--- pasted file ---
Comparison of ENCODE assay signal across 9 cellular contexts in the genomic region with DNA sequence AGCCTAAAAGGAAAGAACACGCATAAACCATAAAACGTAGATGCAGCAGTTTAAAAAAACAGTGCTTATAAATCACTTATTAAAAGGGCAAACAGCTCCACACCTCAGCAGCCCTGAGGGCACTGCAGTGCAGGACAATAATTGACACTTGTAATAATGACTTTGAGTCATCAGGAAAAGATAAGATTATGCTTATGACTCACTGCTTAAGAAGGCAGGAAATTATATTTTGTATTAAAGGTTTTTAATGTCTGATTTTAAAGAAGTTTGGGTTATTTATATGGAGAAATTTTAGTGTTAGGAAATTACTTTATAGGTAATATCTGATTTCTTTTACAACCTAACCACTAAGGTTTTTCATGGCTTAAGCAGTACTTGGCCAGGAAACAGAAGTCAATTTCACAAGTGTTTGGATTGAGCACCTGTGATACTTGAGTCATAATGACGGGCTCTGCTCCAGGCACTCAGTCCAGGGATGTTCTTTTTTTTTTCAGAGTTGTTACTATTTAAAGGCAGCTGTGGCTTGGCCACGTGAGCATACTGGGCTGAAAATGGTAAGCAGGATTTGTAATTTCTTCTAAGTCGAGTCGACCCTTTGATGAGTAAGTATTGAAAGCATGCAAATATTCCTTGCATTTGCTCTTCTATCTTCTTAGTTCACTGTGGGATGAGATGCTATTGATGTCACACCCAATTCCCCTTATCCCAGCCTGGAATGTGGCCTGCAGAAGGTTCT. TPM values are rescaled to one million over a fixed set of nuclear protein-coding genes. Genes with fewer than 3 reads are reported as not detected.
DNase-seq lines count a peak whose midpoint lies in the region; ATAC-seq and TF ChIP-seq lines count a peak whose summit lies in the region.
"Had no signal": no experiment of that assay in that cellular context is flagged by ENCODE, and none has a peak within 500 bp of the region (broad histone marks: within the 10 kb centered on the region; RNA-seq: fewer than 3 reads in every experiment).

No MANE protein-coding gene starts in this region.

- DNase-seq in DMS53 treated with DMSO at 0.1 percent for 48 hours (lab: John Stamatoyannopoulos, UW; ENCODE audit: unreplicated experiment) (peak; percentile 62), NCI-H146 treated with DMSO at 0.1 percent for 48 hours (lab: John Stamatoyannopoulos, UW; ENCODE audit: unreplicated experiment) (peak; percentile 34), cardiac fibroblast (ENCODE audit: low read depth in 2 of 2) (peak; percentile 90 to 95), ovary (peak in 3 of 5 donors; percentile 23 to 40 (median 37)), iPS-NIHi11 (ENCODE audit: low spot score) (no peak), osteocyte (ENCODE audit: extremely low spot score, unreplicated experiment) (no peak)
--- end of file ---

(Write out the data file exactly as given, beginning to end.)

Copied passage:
Comparison of ENCODE assay signal across 9 cellular contexts in the genomic region with DNA sequence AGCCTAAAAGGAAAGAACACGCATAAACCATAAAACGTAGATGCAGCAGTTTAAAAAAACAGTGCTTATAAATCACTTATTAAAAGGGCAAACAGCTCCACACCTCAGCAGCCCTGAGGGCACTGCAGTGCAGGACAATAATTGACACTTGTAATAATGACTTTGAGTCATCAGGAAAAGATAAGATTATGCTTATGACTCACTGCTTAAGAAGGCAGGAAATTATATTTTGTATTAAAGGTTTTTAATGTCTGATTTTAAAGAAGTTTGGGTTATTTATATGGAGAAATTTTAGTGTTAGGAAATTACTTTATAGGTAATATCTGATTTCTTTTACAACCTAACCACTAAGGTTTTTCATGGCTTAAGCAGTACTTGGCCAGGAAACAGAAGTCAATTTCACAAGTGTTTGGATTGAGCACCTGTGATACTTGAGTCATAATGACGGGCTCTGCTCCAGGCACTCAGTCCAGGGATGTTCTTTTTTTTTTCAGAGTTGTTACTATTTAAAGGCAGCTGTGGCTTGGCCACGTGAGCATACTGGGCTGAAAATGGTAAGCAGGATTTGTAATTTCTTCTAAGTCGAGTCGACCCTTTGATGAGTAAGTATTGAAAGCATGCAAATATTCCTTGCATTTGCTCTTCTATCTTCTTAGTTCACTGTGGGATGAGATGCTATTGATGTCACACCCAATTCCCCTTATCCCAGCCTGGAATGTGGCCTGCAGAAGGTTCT. TPM values are rescaled to one million over a fixed set of nuclear protein-coding genes. Genes with fewer than 3 reads are reported as not detected.
DNase-seq lines count a peak whose midpoint lies in the region; ATAC-seq and TF ChIP-seq lines count a peak whose summit lies in the region.
"Had no signal": no experiment of that assay in that cellular context is flagged by ENCODE, and none has a peak within 500 bp of the region (broad histone marks: within the 10 kb centered on the region; RNA-seq: fewer than 3 reads in every experiment).

No MANE protein-coding gene starts in this region.

- DNase-seq in DMS53 treated with DMSO at 0.1 percent for 48 hours (lab: John Stamatoyannopoulos, UW; ENCODE audit: unreplicated experiment) (peak; percentile 62), NCI-H146 treated with DMSO at 0.1 percent for 48 hours (lab: John Stamatoyannopoulos, UW; ENCODE audit: unreplicated experiment) (peak; percentile 34), cardiac fibroblast (ENCODE audit: low read depth in 2 of 2) (peak; percentile 90 to 95), ovary (peak in 3 of 5 donors; percentile 23 to 40 (median 37)), iPS-NIHi11 (ENCODE audit: low spot score) (no peak), osteocyte (ENCODE audit: extremely low spot score, unreplicated experiment) (no peak)